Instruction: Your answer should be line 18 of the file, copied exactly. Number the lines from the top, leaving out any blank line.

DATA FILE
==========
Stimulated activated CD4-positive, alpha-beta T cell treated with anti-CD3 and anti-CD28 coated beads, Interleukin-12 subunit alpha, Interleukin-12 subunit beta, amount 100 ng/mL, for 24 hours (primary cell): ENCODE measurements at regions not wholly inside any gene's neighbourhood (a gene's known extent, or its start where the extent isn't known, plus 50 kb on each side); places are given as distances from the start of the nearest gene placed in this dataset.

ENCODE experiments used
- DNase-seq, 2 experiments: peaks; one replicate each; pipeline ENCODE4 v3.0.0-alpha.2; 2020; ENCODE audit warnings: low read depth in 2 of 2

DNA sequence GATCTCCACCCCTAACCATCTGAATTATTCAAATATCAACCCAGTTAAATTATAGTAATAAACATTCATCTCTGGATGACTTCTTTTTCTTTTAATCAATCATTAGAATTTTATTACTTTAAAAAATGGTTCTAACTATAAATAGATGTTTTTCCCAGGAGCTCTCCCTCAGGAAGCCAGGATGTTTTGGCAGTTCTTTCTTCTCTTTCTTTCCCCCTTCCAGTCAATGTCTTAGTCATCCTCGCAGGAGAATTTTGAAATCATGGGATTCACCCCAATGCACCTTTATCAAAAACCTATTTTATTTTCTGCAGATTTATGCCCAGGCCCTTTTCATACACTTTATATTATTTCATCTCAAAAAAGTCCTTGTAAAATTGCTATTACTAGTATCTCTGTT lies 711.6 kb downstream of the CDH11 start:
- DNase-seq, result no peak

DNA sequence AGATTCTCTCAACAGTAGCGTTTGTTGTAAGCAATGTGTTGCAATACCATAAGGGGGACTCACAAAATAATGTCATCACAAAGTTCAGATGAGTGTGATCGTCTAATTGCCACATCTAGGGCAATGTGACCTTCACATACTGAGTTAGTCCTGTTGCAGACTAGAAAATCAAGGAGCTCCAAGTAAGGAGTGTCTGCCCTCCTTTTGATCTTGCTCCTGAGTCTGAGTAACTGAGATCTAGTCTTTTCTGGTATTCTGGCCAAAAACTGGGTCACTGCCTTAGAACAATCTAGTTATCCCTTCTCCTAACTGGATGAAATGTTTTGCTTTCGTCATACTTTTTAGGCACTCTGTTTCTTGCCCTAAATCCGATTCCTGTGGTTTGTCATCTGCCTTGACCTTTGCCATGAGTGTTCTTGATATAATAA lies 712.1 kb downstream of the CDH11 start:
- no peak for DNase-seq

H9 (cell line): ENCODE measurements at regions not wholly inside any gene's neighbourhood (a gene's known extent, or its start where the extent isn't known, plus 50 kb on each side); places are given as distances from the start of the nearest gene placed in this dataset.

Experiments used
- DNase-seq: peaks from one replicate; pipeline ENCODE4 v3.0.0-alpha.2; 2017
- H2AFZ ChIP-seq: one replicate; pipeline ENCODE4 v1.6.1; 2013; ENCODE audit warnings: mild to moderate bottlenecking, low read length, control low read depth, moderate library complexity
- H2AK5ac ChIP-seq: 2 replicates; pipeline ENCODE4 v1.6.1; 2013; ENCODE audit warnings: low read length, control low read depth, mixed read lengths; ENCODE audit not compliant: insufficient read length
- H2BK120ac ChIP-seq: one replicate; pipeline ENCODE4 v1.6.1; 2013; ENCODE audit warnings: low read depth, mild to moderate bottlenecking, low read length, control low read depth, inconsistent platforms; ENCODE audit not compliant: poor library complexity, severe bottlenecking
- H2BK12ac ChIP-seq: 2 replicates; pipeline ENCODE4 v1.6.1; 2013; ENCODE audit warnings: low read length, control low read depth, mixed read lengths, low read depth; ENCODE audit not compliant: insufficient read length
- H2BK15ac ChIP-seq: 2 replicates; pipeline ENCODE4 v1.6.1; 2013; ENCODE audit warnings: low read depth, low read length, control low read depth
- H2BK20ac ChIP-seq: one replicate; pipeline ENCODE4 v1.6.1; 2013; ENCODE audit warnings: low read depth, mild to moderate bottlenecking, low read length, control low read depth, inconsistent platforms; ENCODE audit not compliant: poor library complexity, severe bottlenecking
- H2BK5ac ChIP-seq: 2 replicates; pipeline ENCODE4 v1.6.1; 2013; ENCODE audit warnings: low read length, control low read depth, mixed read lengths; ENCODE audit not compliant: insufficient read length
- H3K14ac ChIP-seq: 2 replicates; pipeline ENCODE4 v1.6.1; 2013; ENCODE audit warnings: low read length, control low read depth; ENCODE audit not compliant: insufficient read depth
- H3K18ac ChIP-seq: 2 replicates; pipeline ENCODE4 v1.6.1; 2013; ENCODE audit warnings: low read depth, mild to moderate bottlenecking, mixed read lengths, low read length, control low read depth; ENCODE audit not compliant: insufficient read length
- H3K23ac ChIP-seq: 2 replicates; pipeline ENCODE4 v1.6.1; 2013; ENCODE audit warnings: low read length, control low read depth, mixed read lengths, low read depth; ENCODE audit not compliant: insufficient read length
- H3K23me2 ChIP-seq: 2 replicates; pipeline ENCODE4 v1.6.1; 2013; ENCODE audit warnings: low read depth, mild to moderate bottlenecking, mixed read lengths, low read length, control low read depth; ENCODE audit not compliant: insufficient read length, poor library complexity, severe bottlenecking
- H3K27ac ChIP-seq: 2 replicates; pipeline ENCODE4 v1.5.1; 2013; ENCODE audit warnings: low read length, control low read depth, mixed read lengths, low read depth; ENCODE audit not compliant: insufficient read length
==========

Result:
- H3K14ac ChIP-seq: 2 replicates; pipeline ENCODE4 v1.6.1; 2013; ENCODE audit warnings: low read length, control low read depth; ENCODE audit not compliant: insufficient read depth